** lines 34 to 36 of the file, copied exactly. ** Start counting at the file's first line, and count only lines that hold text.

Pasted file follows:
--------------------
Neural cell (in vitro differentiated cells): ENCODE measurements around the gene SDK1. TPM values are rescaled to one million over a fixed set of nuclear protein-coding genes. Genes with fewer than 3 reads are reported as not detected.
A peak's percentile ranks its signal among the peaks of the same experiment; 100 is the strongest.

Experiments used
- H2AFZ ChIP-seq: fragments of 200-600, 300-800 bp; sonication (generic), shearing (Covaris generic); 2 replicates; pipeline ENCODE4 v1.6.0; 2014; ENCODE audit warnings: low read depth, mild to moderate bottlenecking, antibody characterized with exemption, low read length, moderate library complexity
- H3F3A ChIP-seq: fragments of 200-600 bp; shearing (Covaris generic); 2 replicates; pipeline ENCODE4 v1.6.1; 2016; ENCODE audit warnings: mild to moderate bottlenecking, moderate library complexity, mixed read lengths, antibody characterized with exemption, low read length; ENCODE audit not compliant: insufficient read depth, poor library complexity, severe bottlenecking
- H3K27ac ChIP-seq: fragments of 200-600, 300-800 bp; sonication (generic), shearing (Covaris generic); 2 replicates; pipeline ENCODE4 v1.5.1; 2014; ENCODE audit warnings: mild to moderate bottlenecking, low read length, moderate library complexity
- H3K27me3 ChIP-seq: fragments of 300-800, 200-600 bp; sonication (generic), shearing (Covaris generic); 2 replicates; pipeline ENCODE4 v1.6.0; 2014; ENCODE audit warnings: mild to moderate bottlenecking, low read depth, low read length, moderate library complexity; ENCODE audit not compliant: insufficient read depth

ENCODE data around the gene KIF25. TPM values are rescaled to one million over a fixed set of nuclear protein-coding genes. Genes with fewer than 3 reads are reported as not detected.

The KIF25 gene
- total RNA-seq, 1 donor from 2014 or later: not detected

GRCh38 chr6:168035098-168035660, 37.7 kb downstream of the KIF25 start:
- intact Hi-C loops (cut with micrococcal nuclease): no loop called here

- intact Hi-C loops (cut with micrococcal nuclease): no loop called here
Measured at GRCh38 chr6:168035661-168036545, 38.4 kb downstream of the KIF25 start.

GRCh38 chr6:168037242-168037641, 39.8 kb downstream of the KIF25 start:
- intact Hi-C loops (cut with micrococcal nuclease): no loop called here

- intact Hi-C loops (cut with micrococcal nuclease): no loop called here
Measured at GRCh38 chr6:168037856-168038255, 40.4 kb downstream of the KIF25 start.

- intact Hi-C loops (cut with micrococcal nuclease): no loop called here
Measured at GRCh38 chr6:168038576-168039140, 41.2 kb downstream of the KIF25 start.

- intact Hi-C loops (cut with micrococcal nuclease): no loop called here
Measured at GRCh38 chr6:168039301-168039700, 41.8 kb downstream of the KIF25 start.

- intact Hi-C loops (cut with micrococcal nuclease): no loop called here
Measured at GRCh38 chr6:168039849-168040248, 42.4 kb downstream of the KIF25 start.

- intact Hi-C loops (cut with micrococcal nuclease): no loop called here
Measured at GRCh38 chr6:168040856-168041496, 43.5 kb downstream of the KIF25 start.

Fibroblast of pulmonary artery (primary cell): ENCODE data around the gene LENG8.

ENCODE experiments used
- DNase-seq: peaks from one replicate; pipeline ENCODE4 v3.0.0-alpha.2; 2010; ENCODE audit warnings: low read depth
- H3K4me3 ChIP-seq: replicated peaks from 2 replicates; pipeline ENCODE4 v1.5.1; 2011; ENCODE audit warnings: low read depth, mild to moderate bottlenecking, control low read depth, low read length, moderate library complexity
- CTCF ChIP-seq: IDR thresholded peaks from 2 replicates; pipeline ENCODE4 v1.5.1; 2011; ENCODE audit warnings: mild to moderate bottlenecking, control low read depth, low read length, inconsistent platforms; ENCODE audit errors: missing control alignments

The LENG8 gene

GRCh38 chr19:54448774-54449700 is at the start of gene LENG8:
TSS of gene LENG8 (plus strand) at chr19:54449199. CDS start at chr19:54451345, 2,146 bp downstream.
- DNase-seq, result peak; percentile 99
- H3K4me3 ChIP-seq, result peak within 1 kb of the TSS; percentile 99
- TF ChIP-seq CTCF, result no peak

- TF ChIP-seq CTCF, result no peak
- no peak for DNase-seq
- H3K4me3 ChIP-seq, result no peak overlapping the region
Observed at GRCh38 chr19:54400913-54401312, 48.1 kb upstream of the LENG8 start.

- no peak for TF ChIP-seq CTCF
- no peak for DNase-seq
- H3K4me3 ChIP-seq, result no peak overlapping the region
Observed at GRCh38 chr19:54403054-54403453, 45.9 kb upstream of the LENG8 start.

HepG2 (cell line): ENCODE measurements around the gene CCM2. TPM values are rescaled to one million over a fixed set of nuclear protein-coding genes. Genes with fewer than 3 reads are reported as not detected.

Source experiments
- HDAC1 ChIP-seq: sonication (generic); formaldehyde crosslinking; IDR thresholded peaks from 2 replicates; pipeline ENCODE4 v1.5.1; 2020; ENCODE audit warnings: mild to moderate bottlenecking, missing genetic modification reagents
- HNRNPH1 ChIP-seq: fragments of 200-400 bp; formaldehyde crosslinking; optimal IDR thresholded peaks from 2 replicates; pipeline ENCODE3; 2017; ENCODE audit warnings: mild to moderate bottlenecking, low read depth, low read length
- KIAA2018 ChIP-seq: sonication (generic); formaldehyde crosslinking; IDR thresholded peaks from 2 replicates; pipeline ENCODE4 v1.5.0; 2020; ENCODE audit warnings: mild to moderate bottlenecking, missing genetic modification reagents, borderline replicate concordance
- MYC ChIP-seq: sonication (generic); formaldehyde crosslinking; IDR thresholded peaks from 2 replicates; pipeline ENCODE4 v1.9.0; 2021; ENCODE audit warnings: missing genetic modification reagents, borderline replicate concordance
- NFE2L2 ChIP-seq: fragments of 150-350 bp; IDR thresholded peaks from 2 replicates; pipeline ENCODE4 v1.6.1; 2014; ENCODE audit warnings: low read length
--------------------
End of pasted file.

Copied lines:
TSS of gene LENG8 (plus strand) at chr19:54449199. CDS start at chr19:54451345, 2,146 bp downstream.
- DNase-seq, result peak; percentile 99
- H3K4me3 ChIP-seq, result peak within 1 kb of the TSS; percentile 99